RecuperationHe walks. Every day, he walks. That was what the doctor had said. All the doctors. Plenty of exercise, they’d told him. It was the one thing he’d really understood. —Are you a golf man, Mr Hanahoe? —No. —Hill walking? —No. —Do you walk the dog? —No dog. He’d buried the dog a few years ago, in the back garden. —We’ll have to get you exercising. —Okay.He walks now, every day. Sundays too. He hadn’t even liked the dog. He walks, the same way. Except  maybe when it was a pup, and the kids were younger. Every day, the same way. The way he went the first day. Up the Malahide Road. Hanahoe walks. When the dog died the kids were upset, but not upset enough to go out in the rain and dig the grave. The dog had been dying for years; the kids were living most of their time outside the house. It had been up to Hanahoe. He starts at the Artane roundabout, his back to town, facing Malahide. He starts.He’d have waited till it stopped raining, but it didn’t seem right, and it had been raining for days. So he dug in the dark. It was easy work, the ground was so wet. The spade sank nicely for him. And he dug up a rabbit. He saw it in the torchlight. A skeleton. He’d buried the rabbit years before: before the dog, after the goldfish.  It takes him ten minutes to get to the Artane roundabout but he doesn’t count that. The walk starts, the exercise starts, when he’s on the corner of Ardlea Road and the Malahide Road. He had meant to tell the kids about the rabbit. He threw it back in, on top of the dog. He’d meant to tell them about it the next morning, before work and school. It was the only time they were all together in the house. But, he remembers now as he walks, he never did tell them. And he didn’t throw the rabbit in. He lowered it, on the spade, and let it slide off, onto the dog. He forgot to tell them. He thinks he forgot. He’s not sure. There are other places he could walk. There are plenty of places. He could get in the car and drive to St Anne’s or Bull Island, or the path along the coast, or even out to Howth. But he doesn’t. He’s not sure why, just certain that he won’t. But that’s not true. He does know why; he knows exactly why. It’s people. Too many people. He got out of the habit of talking. As the kids were getting older. He put a stone slab, left over from the patio, over the dog’s grave, and then remembered that there was no dog now to dig it up. There was no need for the slab. Another thing he was going to tell the kids, and didn’t. This is the stretch that Hanahoe has chosen. Starting outside the old folks’ flats. Mount Dillon Court. He’s never seen anyone coming out of there. Old or young – a milkman or Garda, a daughter, grandchild. No one. And that suits him. He’d stop looking if he saw anyone.—Do you get down to the pub at all? —No. —The golf club? —You asked me that the last time. No. He used to. He went to the pub now and again. Once a week, twice. Sometimes after mass. She came too. He thought she’d liked it. He’d always thought that. A pint for him, something different for her. Gin and tonic, vodka and something, Ballygowan, Baileys. She’d never settled on one drink. And he doesn’t remember ever thinking there was anything wrong with that. He walks past the old cottages. They’re out of place there, on the dual carriageway. He walks beside the cycle path. To the newer houses. They’re on a road that runs beside the main road. They’re well back and hidden, behind old hedges and trees. If people look out at him passing every day, he doesn’t care, and he doesn’t have to. He doesn’t know them, and he won’t. He walks on the grass. The ground is hard. It hasn’t rained in a long time.  He wears tracksuit bottoms. She bought them for him. They were in a bag at the end of the bed when he got home from the hospital. Champion Sports. Two tracksuits. A blue and a grey. He doesn’t wear the tops. And he won’t. He doesn’t know when she moved into their daughters’ bedroom; he’s not sure, exactly. It was empty for a while. After the eldest girl moved out, and then her sister. And then she’d moved in, after a few months. He has trainers as well, that he got himself after he came home. The first time he went out, up to Artane Castle. There was no row or anything when she moved into the girls’ room. He doesn’t think there was. He woke up one night, and she wasn’t there. And the next night he felt her getting out of bed. It was too hot, she said. The night after that, she said nothing. The night after, she went straight to the girls’ room. A few years ago. Two, three. The trainers still look new. She never came back to their room. And he never asked why not. He’s been wearing them for a month now. They still look new-white. It annoys him. Past Chanel Road. Past the Rampaí sign. He’s at the turn-off for Coolock. He looks behind, checks for cars. He’s clear, he crosses. Chanel to the left, the school. The kick-boxing sign on the gate pillar. Juniors and Seniors, Mondays and Fridays. They’d nothing like that when his kids were younger. Kick-boxing. Martial arts. Skateboarding. Nothing like that – he thinks. Hanahoe crosses the road. —Are you a joiner? —What? —Do you join? Clubs. Societies. —No. —No, yet, or no, never? He doesn’t answer. He shrugs. He used to be. He thought he was. A joiner. The residents, the football. Fundraising, bringing kids to the matches. He did it. He did them all. He’d enjoyed it. Then his sons stopped playing, and he stopped going. Less people to talk to – it just happened that way. He didn’t miss it at the time. He doesn’t miss it now. He passes the granite stone, ‘Coolock Village’ carved into it, ‘Sponsored by Irish Shell Ltd, 1998’. He’s behind the petrol station, the second-hand cars, against the back wall. Behind the chipper, and Coolock Glass. A high wall, there’s nothing to see. To his right, the traffic. Too early for the rush, but it’s heavy enough. He wonders what kick-boxing is like, what kick-boxing parents are like. He hasn’t a clue. He’s at the church now, the car park. There’s nothing on – funeral, wedding – no one there. He enjoyed the football. He liked the men who ran the club – he remembers that, he remembers saying it. There was a trip to Liverpool – the car, the ferry. Three kids in the back, another father beside him. That had been good. A good weekend. Liverpool had won. Against Ipswich or Sunderland. Some team like that. He’s doing well. He’s not tired. It’s hot. It might rain. Another high wall, the backs of more houses. He has to bend under branches. Southampton. A bus passes, knocks warm air against him. Liverpool beat Southampton. The bus swerves in, to the stop in front of him. A woman gets off. She walks away. She’s faster than him; he won’t see her face. She wears trainers, like his. He stopped going to mass. She still goes. As far as he knows. He stopped going when the kids stopped. He’s coming up to the crossroads. There’s one of the Africans there, selling the Herald. Walking between the cars at the lights. He’s never seen anyone buy one. But the Africans are there, every day.He can cross; the light is green for him. Cadbury’s, down to the left. More houses, in off the road. He hated mass, the whole thing. Always did. Standing up, sitting down. Most Sundays. Or Saturday nights, when they started that. Getting it over with. He’s at the back of Cadbury’s now. It’s like a park. Greenhouses and all. It’s like the countryside here, the little river, the trees. What it must have been like. But not in his memory. It was always like this. It’s depressing, a life, laid out like that. Mass, driving the kids to football, or dancing. The pint on Friday. The sex on Sunday. Pay on Thursday. The shop on Saturday. Leave the house at the same time, park in the same spot. The loyalty card. The bags. The routine. One day he knew: he hated it. His mother worked in Cadbury’s when he was a kid. Christmas and Easter. The cinema across the road. The UCI. He hasn’t been to the pictures in years. She used to bring home Easter eggs, the ones that were out of shape, no use for the shops. He brought one into school. His lunch. King of the world that day. He can’t remember the last film he went to. He’s starting to sweat. Fine. That’s exercise. That’s what they want. He can smell the Tayto factory. It’s not too bad today. Clouds gathering, ahead. Getting ready. It’s hot. Michael Collins. The last film he went to. But that’s a long time ago. He’s sure he’s been since then. He looks across at the UCI. But he can’t read the names of the films. Too far away. He hasn’t a clue what’s on, what’s big. No kids at home now. He’s going past the paint factory. He thinks it’s a paint factory. AkzoNobel. Berger, Sandtex, Sadolin. She doesn’t go to the pictures either. He doesn’t think she does. She didn’t like Michael Collins. He did. More country cottages. And more behind them, old lanes, warehouses. He’s coming up to Woodie’s. She meets her friends when she goes out – he thinks. She still tells him, sometimes. Before she goes. Tells him she’s going. Who she’s meeting. A gang of women she’s known for years. He knows them all. He knows their husbands. They used to go out together, the men and the women. It wasn’t too bad. Not now though, not in years. Maybe she goes to the pictures with them. He doubts it. She’d tell him. It’s not that they never talk. She went to a play, a few months back. In town. She told him. Something like that, she’d tell him. He’d tell her. It’s not that bad. He hates Woodie’s. Not the shop. He sees the need – wood, paint. He opens his jacket. It’s a bit too hot now. He’s fine. He’s grand. The heart is calm. It’s not the products. It’s the idea. The DIY. The people who live in the place at the weekend. Haunting the aisles. And the other shops over there. Classic Furniture. Right Price Tiles. ‘Tile Your Bathroom For €299.’ The pet shop’s gone. The big place. He used to go there with the kids. She’d come with them. They laughed when they realised: it was a family outing. Nearer than the zoo. Ice cream on the way home. The kids were delighted. The innocence. It was lovely. He looks behind. Before he crosses. It’s usually busy. Nothing coming; he doesn’t have to stop. The McDonald’s is new. Toymaster. PC Superstore. And Lidl. Only open a week. Some kind of supermarket. The car park is fuller, packed since it opened. He doesn’t know when it changed. He doesn’t know when he knew. Before she moved out of the bedroom. They stopped talking. There was nothing dramatic. He’s been living alone for years. He doesn’t know what happened. There was no shouting, very little. There was no violence. No one was hit. No one played away from home. He didn’t. She didn’t. There was a Christmas do. He’s coming up to the Texaco station. The pub is behind it. Newtown House. Two doors, no windows. The Belcamp Inn, it used to be called – he thinks. The only place, the only time he was ever in a fight. In the days when he took his time coming home. He looks behind, crosses the turn for the industrial estate. Friday night. He knocked into a guy at the bar. Not really a fight. Just a couple of digs – he was too scared to feel them. Then too scared to leave. That Christmas do. A young one who’d just started in the job a few weeks before. His leg had touched hers, sitting together. He was surprised when she didn’t move. A bit scared. Her leg pressed against his. Nothing sexy about it. Nice, though. The thought. Then they’d met in the corridor. Him going to the toilet, her coming back. They smiled. He stopped. She didn’t. Then she did. He put his hands on her. They kissed. Rubbed each other. He was bursting, full of drink. They stopped. He went to the jacks, came back, and it never happened. That was it. That was all. He never told anyone. He looks. Cars coming up behind him. He waits, and crosses the station entrance. It’s not as fancy as those new forecourts going up everywhere. Martina. Goodlooking girl. She was young. But so was he. That was all. He doesn’t know what happened. Or what he’d say, how he’d bring it up, after this long. —What went wrong? He could never say that. —What happened? She’d look at him. He’d have to explain. Where would he start? He hadn’t a clue. And the question would announce it – the end. They’d have to admit it. And one of them would have to go. Him. But he’s alone already. He knows the last time he spoke to someone. This morning. Getting the paper. The woman behind the counter. —Nice day again. —Yeah. That was it. A nice woman. Attractive. His age. A bit younger. He’s coming up to the Darndale roundabout. He never looked at women his age. Until recently. They were always too old. Not really women; ex-women. Now, though, he looks. But he doesn’t. Not really. He doesn’t know what he’d do if a woman spoke to him. —Nice day again. —Yeah. What else could he say? He isn’t interested. He’s used to himself. He’s fine. He’s come to the roundabout. He’ll go on. He isn’t tired. He crosses. Darndale to the left. Rough spot. He’s never been in there. He runs the last bit, trots – to the other side. He’s fine. It’s dark, very quickly. Like four hours gone, in a second. And cold, and it’s raining. He goes on. He closes his jacket. It’s bucketing. There’s an inch of sudden water. He can’t see far. The traffic noise has changed; it’s softer, menacing. Who’s to blame? No one. It just happened. It’s too late now. He can’t pull them back, his wife, the kids. They have their own lives. She does; they do. Maybe grandkids will do something. If there are any. He doesn’t know. He knows nothing. He feels nothing. He doesn’t even feel sorry for himself. He doesn’t think he does. He’s fine. He copes.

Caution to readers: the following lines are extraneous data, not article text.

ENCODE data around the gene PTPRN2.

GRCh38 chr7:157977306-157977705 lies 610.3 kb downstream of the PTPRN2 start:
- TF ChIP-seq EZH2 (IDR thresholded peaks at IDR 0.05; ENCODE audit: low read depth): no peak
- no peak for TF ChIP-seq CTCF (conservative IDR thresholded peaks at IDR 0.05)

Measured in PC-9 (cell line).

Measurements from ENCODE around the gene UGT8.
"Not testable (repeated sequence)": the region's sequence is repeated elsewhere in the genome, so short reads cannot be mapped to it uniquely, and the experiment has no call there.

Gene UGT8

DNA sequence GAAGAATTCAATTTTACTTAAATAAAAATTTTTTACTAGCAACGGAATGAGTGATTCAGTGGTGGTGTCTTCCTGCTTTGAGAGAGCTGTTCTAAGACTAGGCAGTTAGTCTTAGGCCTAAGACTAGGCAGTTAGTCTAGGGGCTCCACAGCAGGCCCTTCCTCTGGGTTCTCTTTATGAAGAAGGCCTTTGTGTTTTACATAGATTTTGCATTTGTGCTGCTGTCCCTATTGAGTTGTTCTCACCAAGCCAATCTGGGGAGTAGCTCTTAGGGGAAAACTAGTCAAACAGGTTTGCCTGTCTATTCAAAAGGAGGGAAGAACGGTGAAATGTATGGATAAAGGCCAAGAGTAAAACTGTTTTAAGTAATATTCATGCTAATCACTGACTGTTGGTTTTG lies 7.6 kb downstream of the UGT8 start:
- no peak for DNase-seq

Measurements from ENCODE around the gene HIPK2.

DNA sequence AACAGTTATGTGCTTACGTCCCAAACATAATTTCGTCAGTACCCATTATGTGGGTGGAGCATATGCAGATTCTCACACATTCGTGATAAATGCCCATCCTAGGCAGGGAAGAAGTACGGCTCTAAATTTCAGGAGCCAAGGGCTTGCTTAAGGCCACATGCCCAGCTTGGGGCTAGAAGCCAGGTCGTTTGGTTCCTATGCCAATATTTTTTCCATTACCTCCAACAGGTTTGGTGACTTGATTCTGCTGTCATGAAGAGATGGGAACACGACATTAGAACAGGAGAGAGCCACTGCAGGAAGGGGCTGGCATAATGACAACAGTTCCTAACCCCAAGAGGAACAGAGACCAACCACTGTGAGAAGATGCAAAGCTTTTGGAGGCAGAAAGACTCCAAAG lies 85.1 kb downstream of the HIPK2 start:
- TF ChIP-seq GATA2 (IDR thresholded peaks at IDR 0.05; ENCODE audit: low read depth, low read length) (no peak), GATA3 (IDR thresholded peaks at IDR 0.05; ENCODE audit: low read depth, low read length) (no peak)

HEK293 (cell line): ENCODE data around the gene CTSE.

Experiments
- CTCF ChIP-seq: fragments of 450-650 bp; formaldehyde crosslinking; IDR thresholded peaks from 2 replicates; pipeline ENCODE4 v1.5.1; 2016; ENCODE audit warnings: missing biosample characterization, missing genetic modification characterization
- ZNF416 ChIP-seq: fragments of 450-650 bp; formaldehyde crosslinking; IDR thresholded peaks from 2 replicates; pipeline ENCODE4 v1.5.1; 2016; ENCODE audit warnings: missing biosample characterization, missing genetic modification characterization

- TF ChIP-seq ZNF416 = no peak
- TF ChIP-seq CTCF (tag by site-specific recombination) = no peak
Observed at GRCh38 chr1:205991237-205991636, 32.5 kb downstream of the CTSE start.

Editorial Reviews

A Globe and Mail Best Book"Fine, poignant and subtly humorous stories. . . . [Bullfighting] is probably the finest collection of Irish short stories since James Joyce’s Dubliners. The delicacy of emotion is here, the spare but elegant writing, the heartbreak and humour. . . . There’s laugher and sadness, provided by a writer at his peak, teasing meaning out of the ordinary with exquisite skill and delicacy.” —John Doyle, The Globe and Mail  “Bullfighting offers a series of rare and beautiful mid-life meditations. . . . With its chatty, in-the-pub style . . . you feel as though you are eavesdropping on each of these men’s forbidden thoughts and fears.” —Daily Express “With the sparest materials Doyle snaps entire lives into sharp focus in a handful of pages, which is short fiction doing what short fiction does best.” —The Times “Shedding tears, eliciting laughs and revitalising the mundanity of everyday existence has long been Roddy Doyle’s finest suit. He delivers it [in Bullfighting] in spades.” —The List “These stories pack a considerable cumulative punch, a resounding wake-up call to anyone who feels time running by too fast or the loss of meaning in their everyday lives and relationships. . . . The stories are much more powerful read together than on their own. . . . [They] have plenty of Doyle’s irreverent humour and language, too.” —Irish Independent